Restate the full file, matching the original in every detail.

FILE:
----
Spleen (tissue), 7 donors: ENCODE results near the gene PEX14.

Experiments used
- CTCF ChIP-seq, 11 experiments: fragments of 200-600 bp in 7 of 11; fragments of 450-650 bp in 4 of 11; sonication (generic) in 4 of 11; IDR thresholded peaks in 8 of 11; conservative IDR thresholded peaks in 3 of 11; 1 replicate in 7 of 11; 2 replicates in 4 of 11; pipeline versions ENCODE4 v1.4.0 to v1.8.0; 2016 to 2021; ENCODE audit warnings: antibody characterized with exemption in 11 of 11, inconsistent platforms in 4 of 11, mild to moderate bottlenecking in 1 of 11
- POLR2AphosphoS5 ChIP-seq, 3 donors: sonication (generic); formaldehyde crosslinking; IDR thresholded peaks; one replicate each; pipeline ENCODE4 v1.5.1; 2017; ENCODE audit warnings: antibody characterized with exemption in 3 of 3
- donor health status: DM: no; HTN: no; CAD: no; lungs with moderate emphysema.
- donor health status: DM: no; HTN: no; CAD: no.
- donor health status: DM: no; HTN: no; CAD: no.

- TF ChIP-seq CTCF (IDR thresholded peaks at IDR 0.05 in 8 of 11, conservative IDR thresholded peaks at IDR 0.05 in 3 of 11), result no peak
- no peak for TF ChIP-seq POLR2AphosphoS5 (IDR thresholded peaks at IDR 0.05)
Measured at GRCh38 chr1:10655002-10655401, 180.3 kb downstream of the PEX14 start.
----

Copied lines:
Spleen (tissue), 7 donors: ENCODE results near the gene PEX14.

Experiments used
- CTCF ChIP-seq, 11 experiments: fragments of 200-600 bp in 7 of 11; fragments of 450-650 bp in 4 of 11; sonication (generic) in 4 of 11; IDR thresholded peaks in 8 of 11; conservative IDR thresholded peaks in 3 of 11; 1 replicate in 7 of 11; 2 replicates in 4 of 11; pipeline versions ENCODE4 v1.4.0 to v1.8.0; 2016 to 2021; ENCODE audit warnings: antibody characterized with exemption in 11 of 11, inconsistent platforms in 4 of 11, mild to moderate bottlenecking in 1 of 11
- POLR2AphosphoS5 ChIP-seq, 3 donors: sonication (generic); formaldehyde crosslinking; IDR thresholded peaks; one replicate each; pipeline ENCODE4 v1.5.1; 2017; ENCODE audit warnings: antibody characterized with exemption in 3 of 3
- donor health status: DM: no; HTN: no; CAD: no; lungs with moderate emphysema.
- donor health status: DM: no; HTN: no; CAD: no.
- donor health status: DM: no; HTN: no; CAD: no.

- TF ChIP-seq CTCF (IDR thresholded peaks at IDR 0.05 in 8 of 11, conservative IDR thresholded peaks at IDR 0.05 in 3 of 11), result no peak
- no peak for TF ChIP-seq POLR2AphosphoS5 (IDR thresholded peaks at IDR 0.05)
Measured at GRCh38 chr1:10655002-10655401, 180.3 kb downstream of the PEX14 start.